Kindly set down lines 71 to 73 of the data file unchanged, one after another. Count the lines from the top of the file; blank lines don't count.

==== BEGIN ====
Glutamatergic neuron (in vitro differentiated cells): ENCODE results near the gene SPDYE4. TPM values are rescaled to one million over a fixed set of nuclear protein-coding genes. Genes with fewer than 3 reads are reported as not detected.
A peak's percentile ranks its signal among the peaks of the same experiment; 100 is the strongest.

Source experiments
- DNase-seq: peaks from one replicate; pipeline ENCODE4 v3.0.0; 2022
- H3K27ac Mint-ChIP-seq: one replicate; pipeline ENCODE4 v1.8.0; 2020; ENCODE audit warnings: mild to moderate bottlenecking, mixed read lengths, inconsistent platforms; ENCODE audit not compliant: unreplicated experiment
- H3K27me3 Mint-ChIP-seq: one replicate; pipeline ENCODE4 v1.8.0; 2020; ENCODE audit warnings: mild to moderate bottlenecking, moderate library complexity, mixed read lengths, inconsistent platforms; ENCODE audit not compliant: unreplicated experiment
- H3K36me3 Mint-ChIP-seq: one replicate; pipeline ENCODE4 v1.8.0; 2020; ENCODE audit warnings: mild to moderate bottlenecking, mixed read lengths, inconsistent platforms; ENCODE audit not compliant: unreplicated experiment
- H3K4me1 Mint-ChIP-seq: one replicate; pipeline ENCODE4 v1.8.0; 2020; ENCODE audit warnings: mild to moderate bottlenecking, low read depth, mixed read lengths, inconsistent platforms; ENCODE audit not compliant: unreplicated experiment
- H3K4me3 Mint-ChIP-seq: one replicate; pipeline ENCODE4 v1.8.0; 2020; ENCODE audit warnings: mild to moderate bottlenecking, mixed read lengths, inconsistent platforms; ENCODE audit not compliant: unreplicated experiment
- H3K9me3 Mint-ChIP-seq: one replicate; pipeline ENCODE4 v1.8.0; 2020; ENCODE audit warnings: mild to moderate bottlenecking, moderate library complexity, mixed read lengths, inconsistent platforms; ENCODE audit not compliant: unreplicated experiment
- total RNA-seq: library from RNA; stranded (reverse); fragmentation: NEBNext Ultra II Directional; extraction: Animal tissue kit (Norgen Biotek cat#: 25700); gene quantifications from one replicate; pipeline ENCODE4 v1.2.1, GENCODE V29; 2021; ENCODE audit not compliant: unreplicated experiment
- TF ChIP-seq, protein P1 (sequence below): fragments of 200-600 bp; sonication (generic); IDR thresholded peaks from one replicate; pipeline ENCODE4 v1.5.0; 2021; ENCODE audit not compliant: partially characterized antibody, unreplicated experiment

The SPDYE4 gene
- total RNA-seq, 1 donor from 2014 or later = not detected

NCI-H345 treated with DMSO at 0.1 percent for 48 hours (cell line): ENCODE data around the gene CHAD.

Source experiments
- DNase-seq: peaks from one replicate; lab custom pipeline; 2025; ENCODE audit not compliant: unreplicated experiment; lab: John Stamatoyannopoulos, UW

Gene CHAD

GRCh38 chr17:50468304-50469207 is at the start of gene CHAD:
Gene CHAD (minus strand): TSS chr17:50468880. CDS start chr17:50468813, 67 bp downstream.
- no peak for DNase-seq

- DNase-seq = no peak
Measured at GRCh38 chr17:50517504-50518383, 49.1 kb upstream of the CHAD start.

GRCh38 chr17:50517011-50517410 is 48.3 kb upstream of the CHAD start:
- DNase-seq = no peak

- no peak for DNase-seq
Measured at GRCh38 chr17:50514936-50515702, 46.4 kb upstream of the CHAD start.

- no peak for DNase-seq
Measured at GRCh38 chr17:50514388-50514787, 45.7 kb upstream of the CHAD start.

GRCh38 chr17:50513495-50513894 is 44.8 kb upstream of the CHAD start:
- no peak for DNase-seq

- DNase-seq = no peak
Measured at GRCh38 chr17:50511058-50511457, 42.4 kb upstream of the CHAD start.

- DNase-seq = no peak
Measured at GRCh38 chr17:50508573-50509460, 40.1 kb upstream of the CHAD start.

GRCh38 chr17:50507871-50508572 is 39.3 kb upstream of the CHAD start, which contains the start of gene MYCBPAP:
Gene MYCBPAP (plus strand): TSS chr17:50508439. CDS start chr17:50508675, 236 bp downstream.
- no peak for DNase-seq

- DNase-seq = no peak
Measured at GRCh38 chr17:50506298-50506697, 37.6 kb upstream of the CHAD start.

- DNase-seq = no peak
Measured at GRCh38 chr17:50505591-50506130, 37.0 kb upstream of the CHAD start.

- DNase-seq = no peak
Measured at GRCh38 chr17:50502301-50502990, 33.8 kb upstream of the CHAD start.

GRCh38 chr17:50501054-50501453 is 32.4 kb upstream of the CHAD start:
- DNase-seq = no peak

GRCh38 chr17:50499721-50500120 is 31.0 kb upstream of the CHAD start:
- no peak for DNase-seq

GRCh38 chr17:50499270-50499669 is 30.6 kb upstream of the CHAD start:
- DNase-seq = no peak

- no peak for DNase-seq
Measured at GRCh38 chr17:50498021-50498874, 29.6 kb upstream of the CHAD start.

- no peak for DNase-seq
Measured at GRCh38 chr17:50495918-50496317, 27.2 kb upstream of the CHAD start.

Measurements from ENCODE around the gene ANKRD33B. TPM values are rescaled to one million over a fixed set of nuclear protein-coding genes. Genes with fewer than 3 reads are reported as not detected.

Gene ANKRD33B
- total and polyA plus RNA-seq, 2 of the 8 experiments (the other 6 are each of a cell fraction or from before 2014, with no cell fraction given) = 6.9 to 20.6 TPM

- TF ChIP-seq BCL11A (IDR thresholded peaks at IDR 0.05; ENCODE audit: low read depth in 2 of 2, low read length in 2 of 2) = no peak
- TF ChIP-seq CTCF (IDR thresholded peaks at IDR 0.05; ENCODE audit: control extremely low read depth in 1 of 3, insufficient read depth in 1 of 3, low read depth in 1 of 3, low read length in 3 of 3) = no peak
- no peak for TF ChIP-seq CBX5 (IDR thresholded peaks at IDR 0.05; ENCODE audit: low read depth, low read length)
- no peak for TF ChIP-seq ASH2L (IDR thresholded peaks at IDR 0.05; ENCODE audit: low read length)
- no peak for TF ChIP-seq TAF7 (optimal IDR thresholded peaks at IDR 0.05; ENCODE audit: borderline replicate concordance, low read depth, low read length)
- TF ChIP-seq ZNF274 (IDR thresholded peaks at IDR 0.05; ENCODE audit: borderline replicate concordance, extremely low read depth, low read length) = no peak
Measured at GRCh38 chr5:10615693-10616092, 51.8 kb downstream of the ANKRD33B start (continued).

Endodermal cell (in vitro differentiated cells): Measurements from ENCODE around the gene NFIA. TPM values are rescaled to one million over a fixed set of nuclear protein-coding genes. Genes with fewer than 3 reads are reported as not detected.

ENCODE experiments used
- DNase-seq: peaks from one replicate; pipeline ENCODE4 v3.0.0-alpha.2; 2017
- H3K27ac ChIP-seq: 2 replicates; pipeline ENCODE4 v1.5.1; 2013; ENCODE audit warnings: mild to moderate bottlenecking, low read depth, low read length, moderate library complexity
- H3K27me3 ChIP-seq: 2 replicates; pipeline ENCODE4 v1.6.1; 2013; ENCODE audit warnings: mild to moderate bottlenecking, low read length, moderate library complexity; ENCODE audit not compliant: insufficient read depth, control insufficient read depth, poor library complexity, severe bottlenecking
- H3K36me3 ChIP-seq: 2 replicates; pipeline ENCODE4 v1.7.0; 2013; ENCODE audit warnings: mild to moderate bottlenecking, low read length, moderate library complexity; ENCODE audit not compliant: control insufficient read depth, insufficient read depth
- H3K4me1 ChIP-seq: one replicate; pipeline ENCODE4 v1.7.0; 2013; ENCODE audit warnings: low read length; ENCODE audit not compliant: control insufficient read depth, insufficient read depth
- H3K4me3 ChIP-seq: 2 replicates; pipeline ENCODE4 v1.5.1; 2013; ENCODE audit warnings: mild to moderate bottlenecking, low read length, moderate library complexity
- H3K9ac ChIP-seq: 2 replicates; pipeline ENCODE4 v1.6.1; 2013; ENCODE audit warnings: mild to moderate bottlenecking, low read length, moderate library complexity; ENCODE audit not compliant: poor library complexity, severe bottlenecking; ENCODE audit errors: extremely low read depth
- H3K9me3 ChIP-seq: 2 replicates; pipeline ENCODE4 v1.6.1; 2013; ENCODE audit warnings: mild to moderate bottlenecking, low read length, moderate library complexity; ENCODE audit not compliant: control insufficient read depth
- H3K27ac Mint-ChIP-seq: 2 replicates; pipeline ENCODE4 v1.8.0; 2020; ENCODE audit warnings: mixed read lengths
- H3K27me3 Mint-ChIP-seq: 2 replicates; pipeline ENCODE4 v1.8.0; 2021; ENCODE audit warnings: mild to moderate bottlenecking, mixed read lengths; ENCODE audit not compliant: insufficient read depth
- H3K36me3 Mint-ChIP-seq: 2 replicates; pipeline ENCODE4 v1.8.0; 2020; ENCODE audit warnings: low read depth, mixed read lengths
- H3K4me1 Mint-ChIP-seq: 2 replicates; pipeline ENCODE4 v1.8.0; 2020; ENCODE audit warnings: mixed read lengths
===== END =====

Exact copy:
- H3K4me1 ChIP-seq: one replicate; pipeline ENCODE4 v1.7.0; 2013; ENCODE audit warnings: low read length; ENCODE audit not compliant: control insufficient read depth, insufficient read depth
- H3K4me3 ChIP-seq: 2 replicates; pipeline ENCODE4 v1.5.1; 2013; ENCODE audit warnings: mild to moderate bottlenecking, low read length, moderate library complexity
- H3K9ac ChIP-seq: 2 replicates; pipeline ENCODE4 v1.6.1; 2013; ENCODE audit warnings: mild to moderate bottlenecking, low read length, moderate library complexity; ENCODE audit not compliant: poor library complexity, severe bottlenecking; ENCODE audit errors: extremely low read depth